Council HR teams lack negotiation skills to deal with union unrest over public spending cuts, HR directors warn

Local government HR teams are lacking the right industrial relations skills to deal with potential union unrest sparked by future cuts in public spending, council HR directors have warned.


The full extent of public sector spending cuts will be outlined by chancellor Alistair Darling in the pre-Budget report, with ministers already committed to £15bn of efficiency savings by 2014 in efforts to get government debt under control. Councils have already warned that thousands of back-office jobs, including HR, are at risk of being axed to protect front-line services.


Richard Crouch, head of HR and organisational development at Somerset County Council, warned that workforce changes needed to achieve efficiency savings could cause an upsurge in union activity, which many HR teams would not have the right skills to deal with. “I would suspect that in local government there will be a lot of councils that need to raise the capability of negotiation skills within HR,” he told Personnel Today.


Somerset Council will see its budget cut by up to 24%, and is considering pulling out of a national bargaining agreement – which sets pay and terms and conditions nationwide – and potentially sacking all 9,000 staff before rehiring them on different terms.


Historically, much of the negotiation activity with unions over pay and working conditions was conducted at a national level, leaving council HR functions with little negotiating experience, Crouch said. “If [union activity] really kicks off, we will have to buy in some expertise. We could be looking to the private sector and then training them in terms of the local government.”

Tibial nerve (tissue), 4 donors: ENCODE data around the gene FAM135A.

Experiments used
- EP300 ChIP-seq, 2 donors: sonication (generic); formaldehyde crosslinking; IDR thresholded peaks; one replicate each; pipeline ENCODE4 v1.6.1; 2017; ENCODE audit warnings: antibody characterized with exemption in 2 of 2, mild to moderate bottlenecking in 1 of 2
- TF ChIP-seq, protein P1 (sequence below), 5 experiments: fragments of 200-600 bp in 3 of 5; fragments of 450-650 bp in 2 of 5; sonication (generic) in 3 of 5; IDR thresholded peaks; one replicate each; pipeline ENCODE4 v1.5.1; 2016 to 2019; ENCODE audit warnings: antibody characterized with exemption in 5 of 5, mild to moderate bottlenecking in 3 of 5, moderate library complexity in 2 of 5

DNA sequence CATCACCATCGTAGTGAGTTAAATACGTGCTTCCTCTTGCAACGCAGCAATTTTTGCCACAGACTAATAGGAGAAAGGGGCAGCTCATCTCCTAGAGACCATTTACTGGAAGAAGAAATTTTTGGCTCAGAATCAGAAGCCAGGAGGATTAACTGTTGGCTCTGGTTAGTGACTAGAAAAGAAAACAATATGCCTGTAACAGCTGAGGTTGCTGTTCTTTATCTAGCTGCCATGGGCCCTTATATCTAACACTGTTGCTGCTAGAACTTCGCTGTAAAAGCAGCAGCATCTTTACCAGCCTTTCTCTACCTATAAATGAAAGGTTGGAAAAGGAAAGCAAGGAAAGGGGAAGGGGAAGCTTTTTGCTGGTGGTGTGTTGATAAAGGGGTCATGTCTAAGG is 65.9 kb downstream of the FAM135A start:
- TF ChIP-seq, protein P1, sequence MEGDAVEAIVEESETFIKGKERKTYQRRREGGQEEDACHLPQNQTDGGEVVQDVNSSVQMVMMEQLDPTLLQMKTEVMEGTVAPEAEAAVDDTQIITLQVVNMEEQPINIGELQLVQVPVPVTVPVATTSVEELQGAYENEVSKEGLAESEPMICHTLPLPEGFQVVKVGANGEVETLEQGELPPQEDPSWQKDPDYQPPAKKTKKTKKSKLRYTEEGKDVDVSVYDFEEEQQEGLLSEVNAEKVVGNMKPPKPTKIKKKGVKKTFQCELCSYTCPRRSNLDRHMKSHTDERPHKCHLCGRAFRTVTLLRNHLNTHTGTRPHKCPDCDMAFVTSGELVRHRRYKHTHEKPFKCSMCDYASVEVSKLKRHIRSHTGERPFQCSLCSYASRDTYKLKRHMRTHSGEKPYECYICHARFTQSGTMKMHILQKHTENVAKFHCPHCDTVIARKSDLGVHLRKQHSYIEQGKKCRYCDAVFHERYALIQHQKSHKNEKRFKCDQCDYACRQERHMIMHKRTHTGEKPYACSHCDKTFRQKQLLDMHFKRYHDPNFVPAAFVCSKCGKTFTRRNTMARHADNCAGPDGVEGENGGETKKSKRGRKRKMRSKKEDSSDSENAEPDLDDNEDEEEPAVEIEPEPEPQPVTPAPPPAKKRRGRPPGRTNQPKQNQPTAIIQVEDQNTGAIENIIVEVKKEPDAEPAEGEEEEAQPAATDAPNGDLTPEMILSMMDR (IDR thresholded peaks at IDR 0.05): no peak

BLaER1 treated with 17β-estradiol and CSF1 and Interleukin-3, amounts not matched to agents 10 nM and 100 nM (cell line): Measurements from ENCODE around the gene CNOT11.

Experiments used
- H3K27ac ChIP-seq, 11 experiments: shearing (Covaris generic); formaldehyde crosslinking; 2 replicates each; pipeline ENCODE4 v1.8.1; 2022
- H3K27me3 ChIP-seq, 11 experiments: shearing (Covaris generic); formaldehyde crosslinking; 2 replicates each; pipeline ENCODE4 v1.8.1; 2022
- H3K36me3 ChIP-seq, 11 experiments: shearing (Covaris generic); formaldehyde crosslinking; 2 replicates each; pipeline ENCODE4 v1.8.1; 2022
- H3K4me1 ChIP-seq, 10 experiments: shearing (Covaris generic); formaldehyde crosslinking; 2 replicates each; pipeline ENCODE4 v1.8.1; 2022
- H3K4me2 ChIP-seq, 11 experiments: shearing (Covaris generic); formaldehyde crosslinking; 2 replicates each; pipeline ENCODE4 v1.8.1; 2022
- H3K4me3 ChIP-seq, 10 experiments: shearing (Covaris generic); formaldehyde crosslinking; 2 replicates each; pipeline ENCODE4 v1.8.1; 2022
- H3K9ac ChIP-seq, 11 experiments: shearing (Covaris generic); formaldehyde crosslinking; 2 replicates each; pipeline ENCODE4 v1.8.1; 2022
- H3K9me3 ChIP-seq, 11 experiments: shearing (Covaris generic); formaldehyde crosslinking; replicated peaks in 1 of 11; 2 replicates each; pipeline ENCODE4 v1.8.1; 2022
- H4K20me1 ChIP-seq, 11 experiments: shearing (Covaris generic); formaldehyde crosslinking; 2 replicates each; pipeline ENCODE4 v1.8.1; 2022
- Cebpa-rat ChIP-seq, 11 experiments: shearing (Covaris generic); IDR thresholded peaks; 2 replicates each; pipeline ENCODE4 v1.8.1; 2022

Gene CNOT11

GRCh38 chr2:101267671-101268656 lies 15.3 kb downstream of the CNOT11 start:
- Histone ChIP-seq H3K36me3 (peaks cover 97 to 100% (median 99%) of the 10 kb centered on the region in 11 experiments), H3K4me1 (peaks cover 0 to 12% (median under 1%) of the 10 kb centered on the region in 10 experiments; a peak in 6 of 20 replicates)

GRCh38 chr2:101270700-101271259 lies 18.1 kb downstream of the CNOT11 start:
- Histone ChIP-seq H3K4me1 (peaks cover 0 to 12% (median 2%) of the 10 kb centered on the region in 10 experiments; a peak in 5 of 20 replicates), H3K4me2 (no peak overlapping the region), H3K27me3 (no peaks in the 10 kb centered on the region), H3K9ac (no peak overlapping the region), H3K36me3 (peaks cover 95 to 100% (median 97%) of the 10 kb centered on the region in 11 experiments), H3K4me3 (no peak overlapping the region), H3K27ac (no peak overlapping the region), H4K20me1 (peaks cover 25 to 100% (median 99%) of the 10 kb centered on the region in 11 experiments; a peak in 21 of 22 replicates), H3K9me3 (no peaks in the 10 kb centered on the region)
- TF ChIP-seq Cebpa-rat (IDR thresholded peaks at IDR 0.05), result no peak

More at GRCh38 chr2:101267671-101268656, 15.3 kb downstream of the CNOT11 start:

George Bishop, director of personnel at the London Borough of Kensington and Chelsea, said that although his team had industrial relations experience, there were councils that have had very little practice at large-scale union negotiations. “I think there’s probably a need for increased negotiation skills and improvement in them because, over the past few years, there hasn’t been a great need for people to have that capability,” he said.


“There will be councils that have not faced any major industrial action, so there will be people who have to refresh those skills.”


Younger HR staff, he said, are more likely to lack negotiating experience, so it was essential that HR’s succession planning enabled those with these skills to pass them on to colleagues and act as mentors, possibly across different councils.


Gillian Hibberd, president of the Public Sector People Managers’ Association, and HR director at Buckinghamshire County Council, added that those wanting to improve their negotiating skills should shadow colleagues on any contractual negotiations and look for peers in different sectors who they could talk tactics with.


But Joanne Machers, chief personnel officer at Hartlepool Borough Council, insisted HR functions did possess the necessary negotiating skills because they had to work with unions on local issues, including implementing equal pay.


“Local government has been changing since time began, and each authority has had to manage change at a local level as well as implement nationally negotiated changes,” she said.


Councils’ HR plans for efficiency savings




  • Reducing salaries of top three tiers of managers


  • Stopping performance-related pay increments


  • Reviewing redundancy compensation payments


  • Reviewing market supplements and honorary payments, such as bonuses


  • Asking staff to volunteer to work reduced hours either temporarily or permanently


  • Reviewing third-party supply chain


  • Rationalising office space


  • Launching shared services for HR, IT and finance


  • Departmental restructures.

Source: Somerset, Buckinghamshire, East Sussex councils

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